ARP and ND broadcast request packets

           Layer 2 protocol packets forwarded through software by L2PT (Devices on two ends of a tunnel forward Layer 2 protocol packets through software, and intermediate devices forward these packets through chip.)

In Figure 2-1, multiple rate limiting operations are performed on the packets that are sent to the CPU of an MPU. For example, forwarding chips and SFU chips will limit the rate. The rate limiting ensures security of the MPU CPU.

Figure 2-1 Rate limiting for packets on a modular switch

 

In Figure 2-2, rate limiting on each chip or logic includes protocol-based rate limiting, queue-based rate limiting, and port-based rate limiting. The following provides default CPU rate limiting configuration on non-X1E LPUs of the S9300 running V200R007. To check the default CPU rate limiting configuration in other switch models and versions, run the display cpu-defend configuration all command.

Figure 2-2 Rate limiting types for packets to be sent to the CPU

 

Table 2-1 Protocol-based rate limits on the S9300

Packet Type

Rate Limit on LPU (in kbps)

Rate Limit on MPU (in kbps)

802.1x, arp-miss, mpls-ping, nd, nd-miss, loopbacktest, nd-redirect

64

64

smart-link, lacp, lldp, dldp, ttl-expired, mpls-ttl-expired, ntp, hw-tacacs, fib-miss, hgmp-bc, smlk-rrpp, hotlimit, mpls-vccv-ping, arp-request, arp-reply, arp-mff, vpls-arp

64

128

eoam-3ah, mpls-one-label

64

256

vpls-igmp, mpls-rsvp, ipmc-invalid, bpdu

64

512

vrrp, bgp4plus, vrrp6, hvrp, ssh, ftp, snmp, gvrp, eoam-1ag-lblt, pppoe, hopbyhop, hgmp-mc, hgmp-uc, nac-nd, nd-snp-rs, nd-snp-rans, nd-snp-na, mad, nac-arp

128

128

mpls-oam, igmp, pim, rip, telnet, tcp, fib-hit, rrpp, udp-helper

128

256

stp, mld, unknown-multicast, bpdu-tunnel, ipmc-miss

128

512

fib6-hit, mpls-fib-hit

128

1024

icmp

192

256

http, pimv6, icmpv6, easy-operation, eoam-1ag, heart-packet

256

256

isis, ospf, ospf-hello, bgp, bfd, mpls-ldp, ripng, ospfv3, nac-dhcp, vpls-dhcp-request, vpls-dhcp-reply, nac-dhcpv6, ospfv3-uc

256

512

dhcp-client, dhcpv6-request, dhcpv6-reply, radius, y1731

512

512

dhcp-server

512

1024

 

Table 2-2 CPU queues for different packets on an LPU (a larger queue ID indicates a higher forwarding priority)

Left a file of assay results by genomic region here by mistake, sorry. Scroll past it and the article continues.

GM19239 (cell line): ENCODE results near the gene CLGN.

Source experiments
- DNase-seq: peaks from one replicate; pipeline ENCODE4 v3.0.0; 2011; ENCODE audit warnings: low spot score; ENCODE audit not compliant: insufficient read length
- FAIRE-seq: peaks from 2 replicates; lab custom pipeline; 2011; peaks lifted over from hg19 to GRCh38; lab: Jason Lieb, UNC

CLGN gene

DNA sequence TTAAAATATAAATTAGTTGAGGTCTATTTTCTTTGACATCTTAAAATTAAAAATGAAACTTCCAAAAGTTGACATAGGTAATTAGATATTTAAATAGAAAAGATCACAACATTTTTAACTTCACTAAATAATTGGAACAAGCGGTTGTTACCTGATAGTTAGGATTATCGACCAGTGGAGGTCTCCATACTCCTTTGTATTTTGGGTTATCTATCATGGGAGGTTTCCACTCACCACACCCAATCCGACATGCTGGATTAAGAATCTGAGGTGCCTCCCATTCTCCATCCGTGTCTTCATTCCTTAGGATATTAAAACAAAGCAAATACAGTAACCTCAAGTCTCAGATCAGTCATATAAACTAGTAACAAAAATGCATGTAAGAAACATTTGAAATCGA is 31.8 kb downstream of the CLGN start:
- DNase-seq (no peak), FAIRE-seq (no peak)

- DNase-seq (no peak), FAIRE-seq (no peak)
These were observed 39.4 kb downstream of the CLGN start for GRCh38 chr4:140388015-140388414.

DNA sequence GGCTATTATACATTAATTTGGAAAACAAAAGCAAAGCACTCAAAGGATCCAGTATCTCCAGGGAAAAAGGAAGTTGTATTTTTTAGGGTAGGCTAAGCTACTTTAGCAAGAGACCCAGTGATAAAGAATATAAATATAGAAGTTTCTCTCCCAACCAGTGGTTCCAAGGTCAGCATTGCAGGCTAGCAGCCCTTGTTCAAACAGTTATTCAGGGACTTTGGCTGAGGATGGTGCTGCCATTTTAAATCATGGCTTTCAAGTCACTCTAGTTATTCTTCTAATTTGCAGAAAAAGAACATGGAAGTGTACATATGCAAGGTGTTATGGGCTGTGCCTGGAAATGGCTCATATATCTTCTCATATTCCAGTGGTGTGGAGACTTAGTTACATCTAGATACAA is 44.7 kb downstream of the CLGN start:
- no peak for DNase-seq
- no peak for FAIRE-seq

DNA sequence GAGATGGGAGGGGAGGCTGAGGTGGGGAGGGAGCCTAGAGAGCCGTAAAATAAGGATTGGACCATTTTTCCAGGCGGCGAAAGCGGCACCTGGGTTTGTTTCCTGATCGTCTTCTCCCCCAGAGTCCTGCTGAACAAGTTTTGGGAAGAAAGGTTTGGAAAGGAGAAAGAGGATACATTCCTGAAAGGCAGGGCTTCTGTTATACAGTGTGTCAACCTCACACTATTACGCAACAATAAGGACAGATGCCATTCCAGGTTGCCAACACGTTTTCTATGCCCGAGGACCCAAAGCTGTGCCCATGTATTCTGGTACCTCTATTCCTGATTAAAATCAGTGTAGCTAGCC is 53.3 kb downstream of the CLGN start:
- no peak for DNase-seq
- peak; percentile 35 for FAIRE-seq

Queue ID on LPU

Packet Type

Description

7

lacp

Fast protocol packets (Fast protocols have fast responses in interaction, for example, the response time of BFD is within 100 ms. The loss of a few packets will cause protocol flapping.)

6

vp

Packets sent from an LPU's CPU to the MPU's CPU

5

stp, smart-link, ldt, lldp, dldp, vrrp, mpls-oam, isis, pim, rip, ospf, ospf-hello, bgp, bfd, mpls-rsvp, mpls-ldp, mpls-ttl-expired, ntp, ripng, ospfv3, bgp4plus, pimv6, vrrp6, hvrp, telnet, ssh, mpls-ping, gvrp, bpdu-tunnel, rrpp, eoam-3ah, eoam-1ag, eoam-1ag-lblt, nd, y1731, mpls-one-label, loopbacktest, bpdu, nap, hgmp-mc, hgmp-uc, hgmp-bc, nd-redirect, nd-snp-rs, nd-snp-rans, nd-snp-na, mad, smlk-rrpp, ospfv3-uc

Important control plane protocol packet

4

other

-

3

arp-request, arp-reply, dhcp-client, dhcp-server, gmp, vpls-igmp, icmp, 8021x, http, dhcpv6-request, dhcpv6-reply, icmpv6, mld, ftp, snmp, radius, hw-tacacs, tcp, easy-operation, fib-hit, fib-miss, arp-miss, unknown-packet, udp-helper, arp-mff, pppoe, hopbyhop, mpls-vccv-ping, fib6-hit, nd-miss, nac-dhcp, vpls-arp, vpls-dhcp-request, vpls-dhcp-reply, nac-arp, icmp-ttl-expired, mpls-fib-hit, nac-nd, nac-dhcpv6, heart-packet

Important control plane protocol packet

2

ttl-expired, hotlimit

Secondary control plane protocol packets

1

unknown-multicast, ipmc-invalid, ipmc-miss

Secondary control plane protocol packets

0

other

-

 

Table 2-3 CPU queues for different packets on an MPU (a larger queue ID indicates a higher forwarding priority)

Queue ID on MPU

Packet Type

Description

7

lacp

Fast protocol packets (Fast protocols have fast responses in interaction, for example, the response time of BFD is within 100 ms. The loss of a few packets will cause protocol flapping.)

6

vp

Packets sent from an LPU's CPU to the MPU's CPU

5

stp, smart-link, ldt, lldp, dldp, vrrp, mpls-oam, isis, pim, rip, ospf, ospf-hello, bgp, bfd, mpls-rsvp, mpls-ldp, mpls-ttl-expired, ntp, ripng, ospfv3, bgp4plus, pimv6, vrrp6, hvrp, telnet, ssh, mpls-ping, gvrp, bpdu-tunnel, rrpp, eoam-3ah, eoam-1ag, eoam-1ag-lblt, nd, y1731, loopbacktest, bpdu, nap, hgmp-mc, hgmp-uc, hgmp-bc, nd-redirect, nd-snp-rs, nd-snp-rans, nd-snp-na, mad, smlk-rrpp, ospfv3-uc

Important control plane protocol packet

4

other

-

3

arp-request, arp-reply, dhcp-client, dhcp-server, gmp, vpls-igmp, icmp, 8021x, http, dhcpv6-request, dhcpv6-reply, icmpv6, mld, ftp, snmp, radius, hw-tacacs, tcp, easy-operation, fib-hit, fib-miss, arp-miss, unknown-packet, udp-helper, arp-mff, pppoe, hopbyhop, mpls-vccv-ping, fib6-hit, nd-miss, nac-dhcp, mpls-one-label, vpls-arp, vpls-dhcp-request, vpls-dhcp-reply, nac-arp, icmp-ttl-expired, mpls-fib-hit, nac-nd, nac-dhcpv6, heart-packet

Important control plane protocol packet

2

ttl-expired, hotlimit

Secondary control plane protocol packets

1

unknown-multicast, ipmc-invalid, ipmc-miss